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This is the situation: I would like to open a browser window from python code, as in any of the following (portability is not an issue atm):

subprocess.call(['xdg-open', 'file:///someFileIGenerated.html'])
... # or
pid = subprocess.Popen(...)
... # or (from the webbrowser package)
webbrowser.open(...)

I can unfortunately not just check if the pid I created is still alive, as most browser (Firefox, Chrome) will immediately exit the creating process and spawn more (i.e. one per tab) as they want.

What is the most responsible (doesn't kill other browser windows) and portable (works at least with firefox and chrome under Linux) of achieving this?

Edit: Can ppids be used in this context?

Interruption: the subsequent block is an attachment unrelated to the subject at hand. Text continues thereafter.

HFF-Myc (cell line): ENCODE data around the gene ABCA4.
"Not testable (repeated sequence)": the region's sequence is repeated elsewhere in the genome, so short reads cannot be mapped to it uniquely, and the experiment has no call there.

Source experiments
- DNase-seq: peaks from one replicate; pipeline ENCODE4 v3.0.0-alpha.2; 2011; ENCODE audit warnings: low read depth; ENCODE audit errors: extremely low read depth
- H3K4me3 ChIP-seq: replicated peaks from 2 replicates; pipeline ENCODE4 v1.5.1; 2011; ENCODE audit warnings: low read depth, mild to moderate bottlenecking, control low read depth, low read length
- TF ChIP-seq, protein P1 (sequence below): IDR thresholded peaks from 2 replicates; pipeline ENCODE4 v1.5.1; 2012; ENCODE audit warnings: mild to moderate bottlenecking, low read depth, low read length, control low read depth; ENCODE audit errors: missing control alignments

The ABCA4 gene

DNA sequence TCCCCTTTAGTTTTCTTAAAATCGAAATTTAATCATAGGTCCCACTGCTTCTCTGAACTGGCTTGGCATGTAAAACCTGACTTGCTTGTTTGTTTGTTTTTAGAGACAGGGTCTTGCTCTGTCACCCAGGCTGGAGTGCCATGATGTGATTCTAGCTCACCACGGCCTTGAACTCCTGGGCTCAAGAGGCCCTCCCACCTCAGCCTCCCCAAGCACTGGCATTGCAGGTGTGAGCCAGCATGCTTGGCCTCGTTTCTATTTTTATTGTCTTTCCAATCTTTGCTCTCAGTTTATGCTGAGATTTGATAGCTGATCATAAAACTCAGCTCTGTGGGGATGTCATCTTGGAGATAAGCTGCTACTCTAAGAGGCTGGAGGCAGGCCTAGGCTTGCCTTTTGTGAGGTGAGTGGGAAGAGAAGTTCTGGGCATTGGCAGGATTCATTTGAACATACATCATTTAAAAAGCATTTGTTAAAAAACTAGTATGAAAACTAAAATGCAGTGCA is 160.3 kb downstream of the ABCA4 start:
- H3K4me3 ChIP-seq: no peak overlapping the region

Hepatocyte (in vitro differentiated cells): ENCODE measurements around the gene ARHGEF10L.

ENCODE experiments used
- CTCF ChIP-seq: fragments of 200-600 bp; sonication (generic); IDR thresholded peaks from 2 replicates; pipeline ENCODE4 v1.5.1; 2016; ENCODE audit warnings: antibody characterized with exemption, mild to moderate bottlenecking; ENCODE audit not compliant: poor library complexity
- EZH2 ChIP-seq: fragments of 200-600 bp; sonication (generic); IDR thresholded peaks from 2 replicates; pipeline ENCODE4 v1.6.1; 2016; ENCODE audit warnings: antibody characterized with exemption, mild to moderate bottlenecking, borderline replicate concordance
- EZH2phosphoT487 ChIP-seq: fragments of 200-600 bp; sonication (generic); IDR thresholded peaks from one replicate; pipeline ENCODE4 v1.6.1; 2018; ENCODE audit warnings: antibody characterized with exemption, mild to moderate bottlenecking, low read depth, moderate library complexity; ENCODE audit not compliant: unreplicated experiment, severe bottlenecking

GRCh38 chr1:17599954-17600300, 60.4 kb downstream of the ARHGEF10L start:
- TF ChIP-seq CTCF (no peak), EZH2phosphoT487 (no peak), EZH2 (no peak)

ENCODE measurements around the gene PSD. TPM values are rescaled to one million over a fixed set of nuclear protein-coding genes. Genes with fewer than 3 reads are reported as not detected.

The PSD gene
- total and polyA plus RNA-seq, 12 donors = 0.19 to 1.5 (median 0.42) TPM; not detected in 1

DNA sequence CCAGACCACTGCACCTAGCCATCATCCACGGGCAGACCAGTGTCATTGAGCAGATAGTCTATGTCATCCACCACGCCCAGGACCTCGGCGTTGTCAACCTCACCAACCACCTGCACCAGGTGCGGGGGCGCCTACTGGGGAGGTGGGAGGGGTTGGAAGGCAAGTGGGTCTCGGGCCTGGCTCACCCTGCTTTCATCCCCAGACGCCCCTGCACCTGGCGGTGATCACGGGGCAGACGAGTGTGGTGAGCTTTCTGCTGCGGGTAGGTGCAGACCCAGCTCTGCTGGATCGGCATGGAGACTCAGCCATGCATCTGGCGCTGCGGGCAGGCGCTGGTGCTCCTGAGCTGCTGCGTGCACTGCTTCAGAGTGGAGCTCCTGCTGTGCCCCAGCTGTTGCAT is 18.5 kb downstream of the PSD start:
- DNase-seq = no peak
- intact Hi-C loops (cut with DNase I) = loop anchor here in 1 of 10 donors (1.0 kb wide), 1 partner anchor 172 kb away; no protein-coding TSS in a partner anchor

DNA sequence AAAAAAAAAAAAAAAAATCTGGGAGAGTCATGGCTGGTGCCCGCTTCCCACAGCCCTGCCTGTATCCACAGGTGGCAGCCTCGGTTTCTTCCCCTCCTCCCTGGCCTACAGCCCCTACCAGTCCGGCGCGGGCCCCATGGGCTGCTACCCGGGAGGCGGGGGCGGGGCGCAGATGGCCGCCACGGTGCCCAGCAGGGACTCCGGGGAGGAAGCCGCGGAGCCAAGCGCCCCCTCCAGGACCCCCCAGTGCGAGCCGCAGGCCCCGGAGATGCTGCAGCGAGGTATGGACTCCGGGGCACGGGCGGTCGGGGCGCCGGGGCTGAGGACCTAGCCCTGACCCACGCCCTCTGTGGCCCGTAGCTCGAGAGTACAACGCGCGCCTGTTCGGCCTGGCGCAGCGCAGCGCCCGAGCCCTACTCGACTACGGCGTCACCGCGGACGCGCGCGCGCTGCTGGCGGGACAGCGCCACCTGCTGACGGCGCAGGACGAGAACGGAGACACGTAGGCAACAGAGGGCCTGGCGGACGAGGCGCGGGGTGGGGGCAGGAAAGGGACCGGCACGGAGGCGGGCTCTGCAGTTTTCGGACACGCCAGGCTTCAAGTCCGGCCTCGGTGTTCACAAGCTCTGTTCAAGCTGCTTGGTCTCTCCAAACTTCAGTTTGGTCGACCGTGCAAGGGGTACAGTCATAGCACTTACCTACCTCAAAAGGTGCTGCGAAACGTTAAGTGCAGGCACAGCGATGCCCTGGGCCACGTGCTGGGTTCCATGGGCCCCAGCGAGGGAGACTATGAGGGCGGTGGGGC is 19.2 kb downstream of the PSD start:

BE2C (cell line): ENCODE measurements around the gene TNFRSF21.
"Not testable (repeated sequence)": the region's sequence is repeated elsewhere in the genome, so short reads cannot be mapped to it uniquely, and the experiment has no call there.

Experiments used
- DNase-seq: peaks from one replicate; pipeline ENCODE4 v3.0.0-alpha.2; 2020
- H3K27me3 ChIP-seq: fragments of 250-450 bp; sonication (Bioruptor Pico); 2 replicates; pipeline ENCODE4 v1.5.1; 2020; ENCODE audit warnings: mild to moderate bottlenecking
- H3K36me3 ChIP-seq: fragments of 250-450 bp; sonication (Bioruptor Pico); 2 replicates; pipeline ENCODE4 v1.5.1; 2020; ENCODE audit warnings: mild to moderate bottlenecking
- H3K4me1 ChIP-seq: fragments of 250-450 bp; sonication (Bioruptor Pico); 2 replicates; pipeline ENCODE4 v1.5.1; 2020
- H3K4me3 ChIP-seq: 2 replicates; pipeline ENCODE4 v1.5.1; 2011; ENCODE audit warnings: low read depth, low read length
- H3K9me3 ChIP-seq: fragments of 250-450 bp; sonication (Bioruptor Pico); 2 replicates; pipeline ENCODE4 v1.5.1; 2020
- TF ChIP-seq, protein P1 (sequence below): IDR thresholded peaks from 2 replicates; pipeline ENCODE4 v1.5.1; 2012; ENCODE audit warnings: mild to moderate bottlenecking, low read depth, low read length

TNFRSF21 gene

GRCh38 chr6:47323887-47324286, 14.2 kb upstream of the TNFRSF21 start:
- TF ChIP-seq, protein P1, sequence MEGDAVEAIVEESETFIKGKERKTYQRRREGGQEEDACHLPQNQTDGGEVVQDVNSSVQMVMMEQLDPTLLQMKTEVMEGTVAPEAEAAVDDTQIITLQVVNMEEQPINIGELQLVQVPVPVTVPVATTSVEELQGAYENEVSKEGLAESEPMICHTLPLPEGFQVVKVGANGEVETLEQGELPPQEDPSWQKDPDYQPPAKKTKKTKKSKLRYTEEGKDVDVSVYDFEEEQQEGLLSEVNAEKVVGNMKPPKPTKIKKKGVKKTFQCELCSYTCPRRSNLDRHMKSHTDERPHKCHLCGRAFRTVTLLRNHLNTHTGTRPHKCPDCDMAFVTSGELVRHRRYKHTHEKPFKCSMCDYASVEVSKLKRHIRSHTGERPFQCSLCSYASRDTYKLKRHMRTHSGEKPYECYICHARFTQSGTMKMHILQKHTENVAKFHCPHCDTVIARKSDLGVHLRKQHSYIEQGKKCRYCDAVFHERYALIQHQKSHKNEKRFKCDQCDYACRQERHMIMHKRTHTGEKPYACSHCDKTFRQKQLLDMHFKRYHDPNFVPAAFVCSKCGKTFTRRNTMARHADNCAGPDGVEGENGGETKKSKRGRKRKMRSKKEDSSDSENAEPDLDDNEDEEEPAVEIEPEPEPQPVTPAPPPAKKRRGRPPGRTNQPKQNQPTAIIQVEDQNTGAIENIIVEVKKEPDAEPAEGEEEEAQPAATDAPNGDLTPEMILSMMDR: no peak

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1 Answer

You can "ping" firefox process. There is a part of my open_url shell script below I hope you find it useful

OUTPUT=`firefox -remote "ping()" 2>&1 | grep No`
if [[ "${OUTPUT}" == "Error: No running window found" ]]; then
    # firefox is not running
else
    # firefox still running;
fi
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That will check for any firefox window, right? So if a user has firefox open before my code spawns a new window, I can't detect if he only closed my window. I see what you mean, but this would require me doing the set difference between pids running before and after i create my window. Not really comfortable or safe. –  ThePadawan Sep 3 '12 at 11:48
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